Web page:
The past few weeks have been a great time for fans of nerdy music, especially if you’re from Ontario, Canada. The alt-rock trio of Pulled from Panels released their 6 song EP, VS. – A celebration of Marvel’s anti-hero characters – on Easter weekend. Multi-genre songstress Leslie Hudson unleashed the power of The Redhead League upon us at the beginning of April. And now, just last week, we got Borken Telephone, the latest nerd rock album from Peter Chiykowski, better know as Rock, Paper, Cynic.
Crowdfunded last summer through Kickstarter, Borken Telephone was originally sold on the idea of a social experiment involving numerous bands contributing to a crazy game of broken telephone. Peter would record a 1 minute song about a game of broken telephone gone awry and then the multitude of artists who signed on would get to hear the song only once and record their own version of it from memory. The end result would be Peter recording a version of the last band’s take on the piece (now with a 2 minute running time….it’s amazing how things expand when you’re playing broken telephone…..or borken telephone as it were). Both the original and the final versions are featured on the album and it’s surprising just how much the song changes. But while the experiment is interesting (especially if you get to hear the 18 minute version showcasing ALL the different takes performed by the many great artists involved), it really pales in comparison to the album itself.
Borken Telephone is a solid indie rock album full of songs about love and loss and passion and personal journeys. These journeys and feelings explored also happen to have a very nerdy narrative. Instead of a standard love song about a guy falling for a girl, Zeroes and Ones tells the story of an artificial intelligence falling in love with its maker but having no direct way to tell them because they don’t have a mouth or a body or even a standard language to convey their thoughts. Instead of a classic protest song talking about hot button issues ripped from the headlines, One Shell, Two Shell, Red Shell, Blue Shell (featuring Kirby Krackle and Adam WarRock) is a tongue-in-cheek protest of the escalating violence among the racers in Mario Cart. Instead of a song about starting a new relationship after a breakup, I Don’t Need You (I’ve Got Netflix) is a self-explanatory premise of finding a meaningful connection with the streaming service. The concepts are very geeky but are delivered in a laid back, melodic style that even the not-so-geeky can find enjoyment. It welcomes you in like a warm hug.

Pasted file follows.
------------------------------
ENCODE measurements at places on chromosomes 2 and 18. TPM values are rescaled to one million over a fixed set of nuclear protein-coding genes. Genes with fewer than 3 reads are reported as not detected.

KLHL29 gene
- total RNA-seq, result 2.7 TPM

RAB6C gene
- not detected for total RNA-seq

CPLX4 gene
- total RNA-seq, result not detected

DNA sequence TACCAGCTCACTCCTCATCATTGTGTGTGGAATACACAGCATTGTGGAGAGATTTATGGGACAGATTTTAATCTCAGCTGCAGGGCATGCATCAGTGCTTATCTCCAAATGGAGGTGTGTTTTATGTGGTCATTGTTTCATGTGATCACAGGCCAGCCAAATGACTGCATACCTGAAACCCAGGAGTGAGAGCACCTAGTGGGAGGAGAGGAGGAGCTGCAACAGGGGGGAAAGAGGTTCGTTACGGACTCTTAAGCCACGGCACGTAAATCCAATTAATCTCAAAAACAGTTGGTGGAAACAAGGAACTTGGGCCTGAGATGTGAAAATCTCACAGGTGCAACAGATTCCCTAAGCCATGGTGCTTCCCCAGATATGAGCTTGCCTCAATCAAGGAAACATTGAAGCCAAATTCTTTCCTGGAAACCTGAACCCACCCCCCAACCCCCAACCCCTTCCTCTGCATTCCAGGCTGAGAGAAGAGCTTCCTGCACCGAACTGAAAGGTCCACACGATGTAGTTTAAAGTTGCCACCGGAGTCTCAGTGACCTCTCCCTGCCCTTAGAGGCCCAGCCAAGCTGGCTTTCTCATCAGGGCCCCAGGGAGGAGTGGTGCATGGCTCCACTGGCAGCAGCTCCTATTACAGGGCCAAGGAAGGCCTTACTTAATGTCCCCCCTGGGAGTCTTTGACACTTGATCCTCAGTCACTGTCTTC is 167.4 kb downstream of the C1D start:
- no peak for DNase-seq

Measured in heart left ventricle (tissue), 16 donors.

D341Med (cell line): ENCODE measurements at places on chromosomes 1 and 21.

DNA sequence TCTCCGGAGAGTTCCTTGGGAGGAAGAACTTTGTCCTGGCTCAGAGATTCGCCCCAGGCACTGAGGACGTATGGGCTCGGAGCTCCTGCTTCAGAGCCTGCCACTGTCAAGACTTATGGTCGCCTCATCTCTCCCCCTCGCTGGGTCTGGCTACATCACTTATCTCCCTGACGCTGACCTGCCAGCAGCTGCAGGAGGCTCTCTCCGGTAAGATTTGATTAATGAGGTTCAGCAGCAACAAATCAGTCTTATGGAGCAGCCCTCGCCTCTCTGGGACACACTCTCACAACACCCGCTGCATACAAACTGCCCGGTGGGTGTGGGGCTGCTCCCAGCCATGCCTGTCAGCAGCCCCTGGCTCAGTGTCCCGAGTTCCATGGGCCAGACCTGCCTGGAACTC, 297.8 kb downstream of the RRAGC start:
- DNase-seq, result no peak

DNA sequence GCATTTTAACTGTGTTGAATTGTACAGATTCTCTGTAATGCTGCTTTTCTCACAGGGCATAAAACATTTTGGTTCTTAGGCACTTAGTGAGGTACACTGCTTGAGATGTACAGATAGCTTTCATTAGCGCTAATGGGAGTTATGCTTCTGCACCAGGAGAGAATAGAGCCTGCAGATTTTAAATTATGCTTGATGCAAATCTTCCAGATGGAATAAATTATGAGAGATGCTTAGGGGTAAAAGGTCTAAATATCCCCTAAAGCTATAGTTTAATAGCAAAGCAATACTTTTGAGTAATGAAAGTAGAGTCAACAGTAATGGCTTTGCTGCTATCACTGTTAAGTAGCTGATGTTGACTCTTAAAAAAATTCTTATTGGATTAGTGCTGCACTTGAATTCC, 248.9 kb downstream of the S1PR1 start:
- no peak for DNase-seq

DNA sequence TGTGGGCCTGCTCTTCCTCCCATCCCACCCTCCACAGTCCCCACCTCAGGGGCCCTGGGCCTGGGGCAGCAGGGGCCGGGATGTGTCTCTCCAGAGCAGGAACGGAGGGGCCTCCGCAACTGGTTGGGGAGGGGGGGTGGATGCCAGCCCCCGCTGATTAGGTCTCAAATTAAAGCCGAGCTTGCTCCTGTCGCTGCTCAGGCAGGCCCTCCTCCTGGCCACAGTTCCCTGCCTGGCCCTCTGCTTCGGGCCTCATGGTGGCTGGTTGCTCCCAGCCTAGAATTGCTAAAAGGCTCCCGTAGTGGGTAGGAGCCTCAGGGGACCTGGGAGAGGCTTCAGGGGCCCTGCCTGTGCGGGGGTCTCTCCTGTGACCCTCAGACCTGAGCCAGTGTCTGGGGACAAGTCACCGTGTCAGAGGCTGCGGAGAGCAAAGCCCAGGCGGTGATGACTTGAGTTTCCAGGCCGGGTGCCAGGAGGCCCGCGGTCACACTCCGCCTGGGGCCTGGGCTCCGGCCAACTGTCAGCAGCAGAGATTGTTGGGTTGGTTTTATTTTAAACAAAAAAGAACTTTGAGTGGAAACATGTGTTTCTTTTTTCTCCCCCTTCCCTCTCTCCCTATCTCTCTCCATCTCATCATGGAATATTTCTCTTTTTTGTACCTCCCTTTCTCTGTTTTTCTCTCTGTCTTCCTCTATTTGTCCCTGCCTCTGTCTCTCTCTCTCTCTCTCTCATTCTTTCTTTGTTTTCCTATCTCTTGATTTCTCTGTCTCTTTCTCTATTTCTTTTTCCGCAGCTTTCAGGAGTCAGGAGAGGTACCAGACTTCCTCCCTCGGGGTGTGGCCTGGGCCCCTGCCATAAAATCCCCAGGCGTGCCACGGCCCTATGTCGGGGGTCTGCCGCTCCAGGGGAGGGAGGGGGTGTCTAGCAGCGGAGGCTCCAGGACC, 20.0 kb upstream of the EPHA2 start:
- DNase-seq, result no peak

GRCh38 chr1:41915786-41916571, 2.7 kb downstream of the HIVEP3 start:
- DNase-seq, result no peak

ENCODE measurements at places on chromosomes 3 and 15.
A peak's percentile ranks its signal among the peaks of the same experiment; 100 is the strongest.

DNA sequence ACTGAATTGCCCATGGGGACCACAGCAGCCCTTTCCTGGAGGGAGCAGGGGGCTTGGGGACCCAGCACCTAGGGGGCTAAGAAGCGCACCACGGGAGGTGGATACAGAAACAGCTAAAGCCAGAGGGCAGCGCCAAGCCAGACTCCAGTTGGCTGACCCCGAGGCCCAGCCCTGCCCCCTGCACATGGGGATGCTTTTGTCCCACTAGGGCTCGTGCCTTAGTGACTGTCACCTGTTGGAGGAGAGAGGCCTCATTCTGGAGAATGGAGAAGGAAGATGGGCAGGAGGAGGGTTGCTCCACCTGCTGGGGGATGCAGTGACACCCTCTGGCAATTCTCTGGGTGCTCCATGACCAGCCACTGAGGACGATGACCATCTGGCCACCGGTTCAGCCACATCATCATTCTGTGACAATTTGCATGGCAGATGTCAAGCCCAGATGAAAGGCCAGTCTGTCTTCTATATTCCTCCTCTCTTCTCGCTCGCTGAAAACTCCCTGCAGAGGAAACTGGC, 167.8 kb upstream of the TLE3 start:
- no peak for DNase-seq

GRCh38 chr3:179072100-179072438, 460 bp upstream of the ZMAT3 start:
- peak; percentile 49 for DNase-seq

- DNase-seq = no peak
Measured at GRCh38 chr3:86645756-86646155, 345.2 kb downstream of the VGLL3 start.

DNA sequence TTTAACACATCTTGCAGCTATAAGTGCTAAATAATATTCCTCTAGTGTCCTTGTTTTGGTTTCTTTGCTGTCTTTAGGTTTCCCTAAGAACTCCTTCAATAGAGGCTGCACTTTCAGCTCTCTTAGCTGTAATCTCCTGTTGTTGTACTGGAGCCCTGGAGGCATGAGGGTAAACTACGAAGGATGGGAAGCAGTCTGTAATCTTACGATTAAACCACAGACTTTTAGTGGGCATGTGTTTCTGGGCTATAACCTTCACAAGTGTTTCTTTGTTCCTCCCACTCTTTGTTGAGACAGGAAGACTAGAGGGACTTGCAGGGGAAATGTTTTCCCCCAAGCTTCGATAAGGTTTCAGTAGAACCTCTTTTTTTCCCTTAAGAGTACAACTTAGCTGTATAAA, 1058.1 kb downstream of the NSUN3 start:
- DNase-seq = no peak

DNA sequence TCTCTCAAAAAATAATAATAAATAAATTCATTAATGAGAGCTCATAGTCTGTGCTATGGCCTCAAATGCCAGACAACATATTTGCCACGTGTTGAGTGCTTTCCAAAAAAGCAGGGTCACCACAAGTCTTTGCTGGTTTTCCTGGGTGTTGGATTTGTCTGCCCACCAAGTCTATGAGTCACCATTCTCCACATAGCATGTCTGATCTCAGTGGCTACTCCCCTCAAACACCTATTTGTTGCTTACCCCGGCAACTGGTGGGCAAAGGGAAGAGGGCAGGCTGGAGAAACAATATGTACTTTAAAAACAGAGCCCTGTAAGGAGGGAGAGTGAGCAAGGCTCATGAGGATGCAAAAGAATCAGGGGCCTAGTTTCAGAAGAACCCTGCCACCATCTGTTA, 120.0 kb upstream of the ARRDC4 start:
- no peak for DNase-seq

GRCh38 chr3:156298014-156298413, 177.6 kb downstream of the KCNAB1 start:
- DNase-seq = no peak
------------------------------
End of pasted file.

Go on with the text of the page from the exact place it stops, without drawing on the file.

Of the many enjoyable tracks on the album, there are two that stand out for me: This Will Never End and Geeks In Love. This Will Never End is a celebration of friendship looking back on a collection of roommates and their time together. Everyone’s had that moment in their life when they felt they had the perfect group to hang with where you weren’t thinking about the future. You were just enjoying the moment of being with these people. They made you happy. That feeling is perfectly captured in this song. At his CD Release show in Toronto this past weekend, Peter said that when he wrote the song, it was about his college roommates and the fun they had. Now, he sees the song being about the friends he has now through the nerd music community.
Geeks In Love (featuring the Doubleclicks) is a duet about, you guessed it, two geeks meeting and falling in love. Using some clever wordplay and a few nerdy puns, the chorus and verses stick in your brain in a good way. The song feels like it could be the closing credits song to a lost indie film from the mid-nineties. It’s the right mix of sentiment and comedy (complete with some very cheesy, geek-centric pick up lines).
If you’re looking for a fun and relaxing album that covers some classic song fodder from a unique perspective, I highly recommend giving Borken Telephone by Rock, Paper, Cynic a listen. It’s available now on bandcamp, amazon, CD Baby and more. You can also stream it at borkentelephone.com.
If you’re gonna geek out, GEEK HARD!